As a result of lingering doubts about Paul’s leanings, both political and sexual, it was recommended that his wife be investigated for anything of “a derogatory nature.” According to her confidential file, Julia (or Julie, as she was known then) McWilliams was from a socially prominent Pasadena family, had attended school in California followed by Smith College in the East, and enjoyed an “excellent reputation.” Her record was unblemished. Furthermore, she was known to be a close friend of the third Mrs. Harry Hopkins, formerly Mrs. Louise Macy, a fellow alumna of Smith College. Julia had been briefly employed at Coast magazine in San Francisco, and in the advertising department of W. & J. Sloane in New York, before going to work as a file clerk for the Office of War Information in 1942. Her father, John McWilliams, recently remarried, was known to be a Republican, very active in civic affairs, and on the board of education. Overall, the family was considered to be “above reproach.” A longtime neighbor testified that Julia; her sister, Dorothy; and their father were “as fine loyal Americans as possible.” Investigators in Bonn turned up a coworker who reported that at times Julia could be more outspoken than her husband and had once referred to her father as a “Black Republican” and to members of her family as “stuffy middle class.” The implication was that she felt her family had had “everything handed to them on a silver platter,” had never done anything for themselves, and were therefore dull and uninteresting. However, the source did not consider her to be “left wing” and said he would classify her as a “Truman Democrat.” As part of a routine “neighborhood check” in Paris, the concierge of the building where the Childs had rented an apartment was interviewed, and she reportedly stated that Paul and his wife appeared “devoted to each other and were always together.” The concierge concluded by stating that she could furnish only favorable information about the couple.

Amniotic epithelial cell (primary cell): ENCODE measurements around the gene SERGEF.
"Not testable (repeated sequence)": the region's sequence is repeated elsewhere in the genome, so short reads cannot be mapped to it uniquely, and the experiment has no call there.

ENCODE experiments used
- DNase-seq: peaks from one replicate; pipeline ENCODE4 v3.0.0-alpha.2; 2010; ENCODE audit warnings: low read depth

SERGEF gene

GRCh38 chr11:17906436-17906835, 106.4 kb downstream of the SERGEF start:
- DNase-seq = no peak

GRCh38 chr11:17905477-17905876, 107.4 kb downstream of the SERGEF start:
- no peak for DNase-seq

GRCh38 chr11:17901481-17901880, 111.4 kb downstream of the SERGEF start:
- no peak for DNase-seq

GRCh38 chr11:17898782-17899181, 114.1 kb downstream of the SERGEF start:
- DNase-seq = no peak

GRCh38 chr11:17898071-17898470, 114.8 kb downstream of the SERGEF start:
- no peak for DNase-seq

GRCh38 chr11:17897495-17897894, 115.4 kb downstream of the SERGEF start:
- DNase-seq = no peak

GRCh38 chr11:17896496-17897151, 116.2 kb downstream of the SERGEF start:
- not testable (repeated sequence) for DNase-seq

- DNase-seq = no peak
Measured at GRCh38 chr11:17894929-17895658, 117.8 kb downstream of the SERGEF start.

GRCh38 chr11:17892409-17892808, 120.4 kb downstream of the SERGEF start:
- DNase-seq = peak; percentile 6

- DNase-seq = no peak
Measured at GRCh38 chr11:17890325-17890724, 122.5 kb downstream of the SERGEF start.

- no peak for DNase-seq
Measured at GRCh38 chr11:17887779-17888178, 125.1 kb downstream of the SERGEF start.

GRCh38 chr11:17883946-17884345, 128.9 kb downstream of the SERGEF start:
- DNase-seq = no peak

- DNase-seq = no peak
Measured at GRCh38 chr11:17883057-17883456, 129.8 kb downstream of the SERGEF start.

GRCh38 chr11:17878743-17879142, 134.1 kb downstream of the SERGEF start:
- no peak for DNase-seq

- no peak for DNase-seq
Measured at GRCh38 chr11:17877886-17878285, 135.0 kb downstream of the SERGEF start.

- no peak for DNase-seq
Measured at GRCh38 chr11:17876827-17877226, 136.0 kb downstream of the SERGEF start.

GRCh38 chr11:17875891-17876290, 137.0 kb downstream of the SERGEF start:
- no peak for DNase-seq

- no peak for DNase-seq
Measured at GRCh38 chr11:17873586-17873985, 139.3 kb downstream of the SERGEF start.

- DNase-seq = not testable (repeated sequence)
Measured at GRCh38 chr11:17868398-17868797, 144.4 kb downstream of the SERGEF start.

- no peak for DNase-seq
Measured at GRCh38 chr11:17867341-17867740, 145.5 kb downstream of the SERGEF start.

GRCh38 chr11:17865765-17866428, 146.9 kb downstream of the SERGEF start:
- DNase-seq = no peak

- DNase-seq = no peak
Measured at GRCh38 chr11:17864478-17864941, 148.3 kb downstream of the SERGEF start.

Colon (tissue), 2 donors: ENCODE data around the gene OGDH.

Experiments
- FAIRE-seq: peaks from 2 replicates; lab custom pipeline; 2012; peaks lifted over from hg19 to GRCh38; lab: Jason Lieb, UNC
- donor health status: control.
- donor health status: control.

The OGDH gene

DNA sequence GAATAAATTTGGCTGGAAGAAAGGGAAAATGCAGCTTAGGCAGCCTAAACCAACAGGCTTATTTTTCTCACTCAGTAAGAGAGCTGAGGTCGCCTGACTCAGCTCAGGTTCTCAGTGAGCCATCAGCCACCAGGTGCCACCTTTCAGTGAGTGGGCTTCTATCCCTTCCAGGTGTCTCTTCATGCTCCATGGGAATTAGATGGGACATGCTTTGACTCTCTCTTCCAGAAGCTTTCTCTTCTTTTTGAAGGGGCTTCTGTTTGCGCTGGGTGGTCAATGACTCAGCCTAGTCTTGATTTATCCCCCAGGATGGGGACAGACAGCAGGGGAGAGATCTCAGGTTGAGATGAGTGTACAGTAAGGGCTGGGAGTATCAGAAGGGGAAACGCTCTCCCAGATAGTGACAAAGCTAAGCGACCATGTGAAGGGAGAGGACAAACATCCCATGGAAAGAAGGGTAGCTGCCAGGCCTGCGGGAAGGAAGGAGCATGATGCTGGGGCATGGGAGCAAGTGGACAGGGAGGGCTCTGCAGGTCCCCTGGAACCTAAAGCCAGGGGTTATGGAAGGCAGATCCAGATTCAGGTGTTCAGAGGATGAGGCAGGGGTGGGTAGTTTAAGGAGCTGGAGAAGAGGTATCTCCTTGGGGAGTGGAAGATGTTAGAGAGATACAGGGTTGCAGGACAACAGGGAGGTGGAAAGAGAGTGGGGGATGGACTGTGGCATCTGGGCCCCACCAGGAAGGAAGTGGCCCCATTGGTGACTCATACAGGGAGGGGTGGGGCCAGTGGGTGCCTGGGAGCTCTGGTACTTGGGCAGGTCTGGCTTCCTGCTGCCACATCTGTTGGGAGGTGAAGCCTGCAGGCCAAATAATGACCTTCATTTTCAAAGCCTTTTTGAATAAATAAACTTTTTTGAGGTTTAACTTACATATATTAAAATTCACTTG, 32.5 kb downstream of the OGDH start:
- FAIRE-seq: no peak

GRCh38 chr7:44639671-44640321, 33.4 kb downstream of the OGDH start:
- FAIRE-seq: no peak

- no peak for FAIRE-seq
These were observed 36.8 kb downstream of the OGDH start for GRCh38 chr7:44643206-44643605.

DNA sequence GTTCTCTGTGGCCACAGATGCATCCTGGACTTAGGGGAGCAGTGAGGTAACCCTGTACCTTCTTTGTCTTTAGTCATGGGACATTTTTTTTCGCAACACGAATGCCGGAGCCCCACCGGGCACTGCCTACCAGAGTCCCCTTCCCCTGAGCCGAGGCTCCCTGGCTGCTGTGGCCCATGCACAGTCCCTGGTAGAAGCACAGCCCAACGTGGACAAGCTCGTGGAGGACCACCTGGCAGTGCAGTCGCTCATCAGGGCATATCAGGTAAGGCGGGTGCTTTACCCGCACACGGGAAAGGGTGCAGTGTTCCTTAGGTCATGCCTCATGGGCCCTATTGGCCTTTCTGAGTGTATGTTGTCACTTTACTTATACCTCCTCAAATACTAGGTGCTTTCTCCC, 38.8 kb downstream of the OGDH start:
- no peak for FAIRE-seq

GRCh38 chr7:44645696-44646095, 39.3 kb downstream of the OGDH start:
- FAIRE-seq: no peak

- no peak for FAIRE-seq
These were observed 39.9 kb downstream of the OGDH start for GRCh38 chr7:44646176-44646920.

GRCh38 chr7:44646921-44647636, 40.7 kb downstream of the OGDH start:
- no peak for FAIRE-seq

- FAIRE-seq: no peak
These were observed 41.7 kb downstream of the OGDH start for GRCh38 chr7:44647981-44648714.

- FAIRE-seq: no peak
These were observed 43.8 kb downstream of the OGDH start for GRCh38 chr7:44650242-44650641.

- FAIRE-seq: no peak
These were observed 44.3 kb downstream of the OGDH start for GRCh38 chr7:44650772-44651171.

The Questioning Continued, Hour After Hour
Unfortunately, Paul’s itinerant employment record, a long history of jumping from job to job, exacerbated the concerns about his character. It was, at the very least, suggestive of a troubled youth. One colleague in Bonn stated that Paul Child had once commented that he had “pretty much wasted his twenties” and only in his thirties had begun to settle down and apply himself. After dropping out of college, he had worked on the crews of freighters and tankers, picking up languages in the various ports of call. His linguistic skills led to teaching jobs, first as a tutor with a family in Asolo, north of Venice, and then at a boys’ boarding school in France, in the Dordogne. The investigators could discover nothing about his life during this period. After returning to the United States, he worked briefly as an instructor in art and French at the Cranbrook School in Bloomfield Hills, Michigan. While there had been no complaints about him at Cranbrook, and he had been “highly regarded” at the Shady Hill School in Cambridge, Massachusetts, there had been “various instances” of questionable behavior at the Avon Old Farms School, an exclusive boys’ academy in Connecticut. During his five-year tenure at Avon, Paul had instituted a photography club, provided nude photographic magazines as exhibits, and even endeavored to obtain a live nude model. Avon’s dean had classified some of the photo exhibits as “obscene,” and the magazine subscriptions had promptly been canceled. Paul Child’s conduct, the dean reported, was “completely out of place” in a school for adolescent boys. Although he could not cite any particular manifestation of “homosexual tendencies,” he stated that Paul had “these tendencies.”